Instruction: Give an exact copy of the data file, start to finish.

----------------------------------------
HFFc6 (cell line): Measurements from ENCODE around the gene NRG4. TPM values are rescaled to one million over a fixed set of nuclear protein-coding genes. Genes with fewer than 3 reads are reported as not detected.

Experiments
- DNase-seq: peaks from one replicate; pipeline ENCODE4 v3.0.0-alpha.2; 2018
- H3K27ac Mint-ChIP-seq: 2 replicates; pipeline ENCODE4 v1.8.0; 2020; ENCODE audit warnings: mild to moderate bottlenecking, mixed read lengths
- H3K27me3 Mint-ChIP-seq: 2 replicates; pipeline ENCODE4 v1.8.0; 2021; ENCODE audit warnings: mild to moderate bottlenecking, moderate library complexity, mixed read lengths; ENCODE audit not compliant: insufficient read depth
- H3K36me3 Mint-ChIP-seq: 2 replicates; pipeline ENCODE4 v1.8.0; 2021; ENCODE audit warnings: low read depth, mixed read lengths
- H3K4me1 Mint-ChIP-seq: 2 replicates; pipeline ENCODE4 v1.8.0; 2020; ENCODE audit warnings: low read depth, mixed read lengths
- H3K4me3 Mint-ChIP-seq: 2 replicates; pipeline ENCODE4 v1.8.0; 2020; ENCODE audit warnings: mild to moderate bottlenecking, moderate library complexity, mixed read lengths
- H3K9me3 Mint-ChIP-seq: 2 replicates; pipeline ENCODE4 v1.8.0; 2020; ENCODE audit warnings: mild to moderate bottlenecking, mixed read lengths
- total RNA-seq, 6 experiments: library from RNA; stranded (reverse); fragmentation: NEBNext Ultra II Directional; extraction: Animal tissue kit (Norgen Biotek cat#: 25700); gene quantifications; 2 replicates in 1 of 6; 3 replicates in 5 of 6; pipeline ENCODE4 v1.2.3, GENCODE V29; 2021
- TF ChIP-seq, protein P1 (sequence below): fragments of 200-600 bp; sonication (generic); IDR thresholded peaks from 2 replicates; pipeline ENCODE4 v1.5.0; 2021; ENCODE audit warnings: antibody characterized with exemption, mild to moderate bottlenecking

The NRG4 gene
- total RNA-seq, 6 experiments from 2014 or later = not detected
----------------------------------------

HFFc6 (cell line): Measurements from ENCODE around the gene NRG4. TPM values are rescaled to one million over a fixed set of nuclear protein-coding genes. Genes with fewer than 3 reads are reported as not detected.

Experiments
- DNase-seq: peaks from one replicate; pipeline ENCODE4 v3.0.0-alpha.2; 2018
- H3K27ac Mint-ChIP-seq: 2 replicates; pipeline ENCODE4 v1.8.0; 2020; ENCODE audit warnings: mild to moderate bottlenecking, mixed read lengths
- H3K27me3 Mint-ChIP-seq: 2 replicates; pipeline ENCODE4 v1.8.0; 2021; ENCODE audit warnings: mild to moderate bottlenecking, moderate library complexity, mixed read lengths; ENCODE audit not compliant: insufficient read depth
- H3K36me3 Mint-ChIP-seq: 2 replicates; pipeline ENCODE4 v1.8.0; 2021; ENCODE audit warnings: low read depth, mixed read lengths
- H3K4me1 Mint-ChIP-seq: 2 replicates; pipeline ENCODE4 v1.8.0; 2020; ENCODE audit warnings: low read depth, mixed read lengths
- H3K4me3 Mint-ChIP-seq: 2 replicates; pipeline ENCODE4 v1.8.0; 2020; ENCODE audit warnings: mild to moderate bottlenecking, moderate library complexity, mixed read lengths
- H3K9me3 Mint-ChIP-seq: 2 replicates; pipeline ENCODE4 v1.8.0; 2020; ENCODE audit warnings: mild to moderate bottlenecking, mixed read lengths
- total RNA-seq, 6 experiments: library from RNA; stranded (reverse); fragmentation: NEBNext Ultra II Directional; extraction: Animal tissue kit (Norgen Biotek cat#: 25700); gene quantifications; 2 replicates in 1 of 6; 3 replicates in 5 of 6; pipeline ENCODE4 v1.2.3, GENCODE V29; 2021
- TF ChIP-seq, protein P1 (sequence below): fragments of 200-600 bp; sonication (generic); IDR thresholded peaks from 2 replicates; pipeline ENCODE4 v1.5.0; 2021; ENCODE audit warnings: antibody characterized with exemption, mild to moderate bottlenecking

The NRG4 gene
- total RNA-seq, 6 experiments from 2014 or later = not detected